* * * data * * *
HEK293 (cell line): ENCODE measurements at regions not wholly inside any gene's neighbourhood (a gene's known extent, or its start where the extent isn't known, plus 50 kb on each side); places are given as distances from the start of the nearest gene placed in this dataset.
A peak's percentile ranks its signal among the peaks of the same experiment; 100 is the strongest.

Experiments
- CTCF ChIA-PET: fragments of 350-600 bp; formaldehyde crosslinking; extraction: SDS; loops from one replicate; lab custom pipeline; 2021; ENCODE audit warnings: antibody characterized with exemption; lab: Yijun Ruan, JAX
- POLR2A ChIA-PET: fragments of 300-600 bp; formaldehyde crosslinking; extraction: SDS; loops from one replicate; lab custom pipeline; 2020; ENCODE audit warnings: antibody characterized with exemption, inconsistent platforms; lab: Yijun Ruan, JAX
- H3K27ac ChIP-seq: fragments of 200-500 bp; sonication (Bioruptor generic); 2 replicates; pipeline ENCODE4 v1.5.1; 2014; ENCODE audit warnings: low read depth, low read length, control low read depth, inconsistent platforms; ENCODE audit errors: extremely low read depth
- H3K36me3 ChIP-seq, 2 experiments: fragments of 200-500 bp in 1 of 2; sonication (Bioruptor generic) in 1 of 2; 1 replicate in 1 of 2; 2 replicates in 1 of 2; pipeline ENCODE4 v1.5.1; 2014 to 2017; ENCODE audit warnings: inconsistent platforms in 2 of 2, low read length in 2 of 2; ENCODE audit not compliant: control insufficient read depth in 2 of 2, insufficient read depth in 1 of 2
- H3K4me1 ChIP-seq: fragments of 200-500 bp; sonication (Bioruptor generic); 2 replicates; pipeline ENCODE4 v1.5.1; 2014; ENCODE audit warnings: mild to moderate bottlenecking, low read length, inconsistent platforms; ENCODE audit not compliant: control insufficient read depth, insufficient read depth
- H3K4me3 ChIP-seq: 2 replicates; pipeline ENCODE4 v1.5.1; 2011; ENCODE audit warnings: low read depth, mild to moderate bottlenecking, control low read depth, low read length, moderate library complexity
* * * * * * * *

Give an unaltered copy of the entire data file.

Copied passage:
HEK293 (cell line): ENCODE measurements at regions not wholly inside any gene's neighbourhood (a gene's known extent, or its start where the extent isn't known, plus 50 kb on each side); places are given as distances from the start of the nearest gene placed in this dataset.
A peak's percentile ranks its signal among the peaks of the same experiment; 100 is the strongest.

Experiments
- CTCF ChIA-PET: fragments of 350-600 bp; formaldehyde crosslinking; extraction: SDS; loops from one replicate; lab custom pipeline; 2021; ENCODE audit warnings: antibody characterized with exemption; lab: Yijun Ruan, JAX
- POLR2A ChIA-PET: fragments of 300-600 bp; formaldehyde crosslinking; extraction: SDS; loops from one replicate; lab custom pipeline; 2020; ENCODE audit warnings: antibody characterized with exemption, inconsistent platforms; lab: Yijun Ruan, JAX
- H3K27ac ChIP-seq: fragments of 200-500 bp; sonication (Bioruptor generic); 2 replicates; pipeline ENCODE4 v1.5.1; 2014; ENCODE audit warnings: low read depth, low read length, control low read depth, inconsistent platforms; ENCODE audit errors: extremely low read depth
- H3K36me3 ChIP-seq, 2 experiments: fragments of 200-500 bp in 1 of 2; sonication (Bioruptor generic) in 1 of 2; 1 replicate in 1 of 2; 2 replicates in 1 of 2; pipeline ENCODE4 v1.5.1; 2014 to 2017; ENCODE audit warnings: inconsistent platforms in 2 of 2, low read length in 2 of 2; ENCODE audit not compliant: control insufficient read depth in 2 of 2, insufficient read depth in 1 of 2
- H3K4me1 ChIP-seq: fragments of 200-500 bp; sonication (Bioruptor generic); 2 replicates; pipeline ENCODE4 v1.5.1; 2014; ENCODE audit warnings: mild to moderate bottlenecking, low read length, inconsistent platforms; ENCODE audit not compliant: control insufficient read depth, insufficient read depth
- H3K4me3 ChIP-seq: 2 replicates; pipeline ENCODE4 v1.5.1; 2011; ENCODE audit warnings: low read depth, mild to moderate bottlenecking, control low read depth, low read length, moderate library complexity